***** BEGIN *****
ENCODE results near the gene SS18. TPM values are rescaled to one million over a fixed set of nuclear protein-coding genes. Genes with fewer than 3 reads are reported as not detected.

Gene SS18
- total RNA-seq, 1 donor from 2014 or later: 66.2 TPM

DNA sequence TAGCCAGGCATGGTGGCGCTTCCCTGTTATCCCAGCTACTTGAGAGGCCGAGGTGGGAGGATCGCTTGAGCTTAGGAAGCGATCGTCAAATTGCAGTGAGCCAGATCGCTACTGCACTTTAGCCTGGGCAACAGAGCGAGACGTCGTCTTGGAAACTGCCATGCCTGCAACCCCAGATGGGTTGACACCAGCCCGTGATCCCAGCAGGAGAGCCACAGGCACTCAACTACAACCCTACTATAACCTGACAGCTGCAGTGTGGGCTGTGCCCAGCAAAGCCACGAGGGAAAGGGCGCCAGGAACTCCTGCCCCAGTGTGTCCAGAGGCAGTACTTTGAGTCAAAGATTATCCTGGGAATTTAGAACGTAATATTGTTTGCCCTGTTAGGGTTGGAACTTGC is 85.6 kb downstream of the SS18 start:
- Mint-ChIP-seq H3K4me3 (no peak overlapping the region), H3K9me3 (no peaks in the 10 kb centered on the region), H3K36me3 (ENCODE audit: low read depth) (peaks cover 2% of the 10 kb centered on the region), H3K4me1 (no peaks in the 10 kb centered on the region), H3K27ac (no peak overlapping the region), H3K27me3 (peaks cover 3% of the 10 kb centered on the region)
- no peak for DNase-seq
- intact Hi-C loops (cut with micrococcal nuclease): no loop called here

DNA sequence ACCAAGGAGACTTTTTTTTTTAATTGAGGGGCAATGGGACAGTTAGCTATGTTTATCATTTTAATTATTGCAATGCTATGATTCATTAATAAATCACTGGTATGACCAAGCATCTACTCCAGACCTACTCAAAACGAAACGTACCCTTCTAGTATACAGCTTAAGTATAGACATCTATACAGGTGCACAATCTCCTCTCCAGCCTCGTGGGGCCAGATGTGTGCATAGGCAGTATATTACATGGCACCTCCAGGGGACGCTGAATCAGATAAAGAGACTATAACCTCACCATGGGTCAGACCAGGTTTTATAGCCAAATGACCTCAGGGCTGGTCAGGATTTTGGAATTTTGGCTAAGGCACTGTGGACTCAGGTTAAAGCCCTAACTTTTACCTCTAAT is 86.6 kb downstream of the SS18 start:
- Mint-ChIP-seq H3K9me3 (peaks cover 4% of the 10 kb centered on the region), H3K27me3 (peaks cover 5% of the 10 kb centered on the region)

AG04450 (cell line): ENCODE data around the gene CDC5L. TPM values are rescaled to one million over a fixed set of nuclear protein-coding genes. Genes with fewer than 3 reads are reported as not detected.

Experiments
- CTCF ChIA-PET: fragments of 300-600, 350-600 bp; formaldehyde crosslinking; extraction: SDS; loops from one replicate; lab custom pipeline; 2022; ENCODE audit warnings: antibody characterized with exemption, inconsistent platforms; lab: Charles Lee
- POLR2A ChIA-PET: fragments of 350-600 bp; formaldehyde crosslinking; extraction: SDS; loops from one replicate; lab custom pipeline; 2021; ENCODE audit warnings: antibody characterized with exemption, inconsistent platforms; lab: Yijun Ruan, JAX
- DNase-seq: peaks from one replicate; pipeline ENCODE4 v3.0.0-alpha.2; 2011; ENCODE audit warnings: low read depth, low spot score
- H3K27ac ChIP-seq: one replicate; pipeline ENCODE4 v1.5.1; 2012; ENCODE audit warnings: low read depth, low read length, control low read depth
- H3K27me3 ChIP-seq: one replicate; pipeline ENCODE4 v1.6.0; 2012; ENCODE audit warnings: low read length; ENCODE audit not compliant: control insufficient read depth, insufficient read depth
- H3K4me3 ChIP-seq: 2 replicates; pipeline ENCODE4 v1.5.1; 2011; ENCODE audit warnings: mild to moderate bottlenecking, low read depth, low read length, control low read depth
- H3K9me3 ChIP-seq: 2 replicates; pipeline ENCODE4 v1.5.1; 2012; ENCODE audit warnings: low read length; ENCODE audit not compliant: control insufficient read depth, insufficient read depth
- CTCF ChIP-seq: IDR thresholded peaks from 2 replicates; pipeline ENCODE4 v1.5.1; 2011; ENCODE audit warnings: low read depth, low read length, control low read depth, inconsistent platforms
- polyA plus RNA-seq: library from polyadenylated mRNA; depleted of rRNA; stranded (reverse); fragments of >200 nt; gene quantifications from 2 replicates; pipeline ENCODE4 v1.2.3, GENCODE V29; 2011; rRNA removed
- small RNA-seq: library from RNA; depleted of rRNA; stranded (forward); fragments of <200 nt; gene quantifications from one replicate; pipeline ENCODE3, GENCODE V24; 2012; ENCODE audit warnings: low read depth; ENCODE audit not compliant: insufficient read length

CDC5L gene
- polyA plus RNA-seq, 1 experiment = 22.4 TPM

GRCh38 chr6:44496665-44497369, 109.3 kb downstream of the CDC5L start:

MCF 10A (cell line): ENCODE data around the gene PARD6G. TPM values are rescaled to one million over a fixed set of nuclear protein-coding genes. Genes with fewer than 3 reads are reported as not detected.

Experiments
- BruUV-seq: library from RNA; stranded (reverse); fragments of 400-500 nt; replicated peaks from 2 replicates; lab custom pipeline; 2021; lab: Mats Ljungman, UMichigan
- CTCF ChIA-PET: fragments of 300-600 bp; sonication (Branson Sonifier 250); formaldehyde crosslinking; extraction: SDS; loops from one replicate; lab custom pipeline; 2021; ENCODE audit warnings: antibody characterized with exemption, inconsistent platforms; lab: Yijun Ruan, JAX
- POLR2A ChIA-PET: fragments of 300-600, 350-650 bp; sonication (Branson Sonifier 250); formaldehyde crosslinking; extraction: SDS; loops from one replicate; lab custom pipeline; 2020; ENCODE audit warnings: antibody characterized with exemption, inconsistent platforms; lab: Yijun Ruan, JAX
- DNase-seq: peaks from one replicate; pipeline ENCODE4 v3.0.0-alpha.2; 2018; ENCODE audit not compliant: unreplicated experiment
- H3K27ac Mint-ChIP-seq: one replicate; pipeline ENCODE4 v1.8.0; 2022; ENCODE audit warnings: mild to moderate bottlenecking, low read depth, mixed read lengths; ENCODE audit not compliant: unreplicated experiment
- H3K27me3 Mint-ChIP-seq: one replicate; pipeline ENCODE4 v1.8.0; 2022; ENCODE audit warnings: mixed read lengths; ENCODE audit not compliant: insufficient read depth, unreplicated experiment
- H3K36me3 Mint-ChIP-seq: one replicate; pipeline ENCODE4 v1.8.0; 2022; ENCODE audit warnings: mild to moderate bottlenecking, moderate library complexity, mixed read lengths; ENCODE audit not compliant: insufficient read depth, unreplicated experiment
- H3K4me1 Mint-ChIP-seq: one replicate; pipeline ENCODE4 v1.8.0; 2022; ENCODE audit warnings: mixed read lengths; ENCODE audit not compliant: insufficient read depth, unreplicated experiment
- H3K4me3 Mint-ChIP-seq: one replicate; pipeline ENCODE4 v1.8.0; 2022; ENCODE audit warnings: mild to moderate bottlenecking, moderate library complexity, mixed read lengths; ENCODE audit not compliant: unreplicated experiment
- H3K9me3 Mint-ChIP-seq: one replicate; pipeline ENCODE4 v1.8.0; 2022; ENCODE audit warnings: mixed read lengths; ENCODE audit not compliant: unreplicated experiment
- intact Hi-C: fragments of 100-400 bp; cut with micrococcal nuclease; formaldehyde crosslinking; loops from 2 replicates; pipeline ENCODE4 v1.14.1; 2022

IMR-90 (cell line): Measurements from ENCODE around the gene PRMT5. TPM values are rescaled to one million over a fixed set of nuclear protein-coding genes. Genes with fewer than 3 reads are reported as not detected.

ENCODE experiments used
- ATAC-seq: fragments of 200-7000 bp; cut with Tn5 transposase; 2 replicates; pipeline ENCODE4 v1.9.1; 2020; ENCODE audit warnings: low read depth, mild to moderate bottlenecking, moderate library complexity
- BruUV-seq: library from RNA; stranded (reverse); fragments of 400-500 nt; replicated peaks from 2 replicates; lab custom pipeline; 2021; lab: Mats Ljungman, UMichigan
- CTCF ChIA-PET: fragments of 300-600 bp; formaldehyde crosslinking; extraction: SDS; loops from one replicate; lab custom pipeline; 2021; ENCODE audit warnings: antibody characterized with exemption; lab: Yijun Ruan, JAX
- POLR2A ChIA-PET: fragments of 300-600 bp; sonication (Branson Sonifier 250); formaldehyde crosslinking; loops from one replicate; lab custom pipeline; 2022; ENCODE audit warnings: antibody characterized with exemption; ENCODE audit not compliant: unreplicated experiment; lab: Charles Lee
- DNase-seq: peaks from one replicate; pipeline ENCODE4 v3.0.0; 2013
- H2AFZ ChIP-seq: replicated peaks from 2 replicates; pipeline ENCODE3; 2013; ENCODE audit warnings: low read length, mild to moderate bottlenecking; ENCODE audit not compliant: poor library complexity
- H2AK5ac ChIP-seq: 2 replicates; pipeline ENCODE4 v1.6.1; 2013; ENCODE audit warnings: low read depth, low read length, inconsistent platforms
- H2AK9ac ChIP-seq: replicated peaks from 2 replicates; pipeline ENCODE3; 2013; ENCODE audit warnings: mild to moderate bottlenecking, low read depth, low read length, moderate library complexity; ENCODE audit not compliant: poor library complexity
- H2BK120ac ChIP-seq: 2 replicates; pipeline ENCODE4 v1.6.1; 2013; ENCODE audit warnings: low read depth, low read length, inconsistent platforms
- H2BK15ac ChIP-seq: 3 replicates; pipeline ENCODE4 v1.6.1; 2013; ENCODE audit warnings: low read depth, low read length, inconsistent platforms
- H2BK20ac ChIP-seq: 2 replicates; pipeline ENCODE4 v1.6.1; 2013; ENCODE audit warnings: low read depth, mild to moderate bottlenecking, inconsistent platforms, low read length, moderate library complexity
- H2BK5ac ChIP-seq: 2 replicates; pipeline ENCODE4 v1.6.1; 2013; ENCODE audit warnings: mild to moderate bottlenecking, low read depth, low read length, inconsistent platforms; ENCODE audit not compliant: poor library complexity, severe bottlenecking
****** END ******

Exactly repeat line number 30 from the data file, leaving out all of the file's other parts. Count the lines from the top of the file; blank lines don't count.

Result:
- DNase-seq: peaks from one replicate; pipeline ENCODE4 v3.0.0-alpha.2; 2018; ENCODE audit not compliant: unreplicated experiment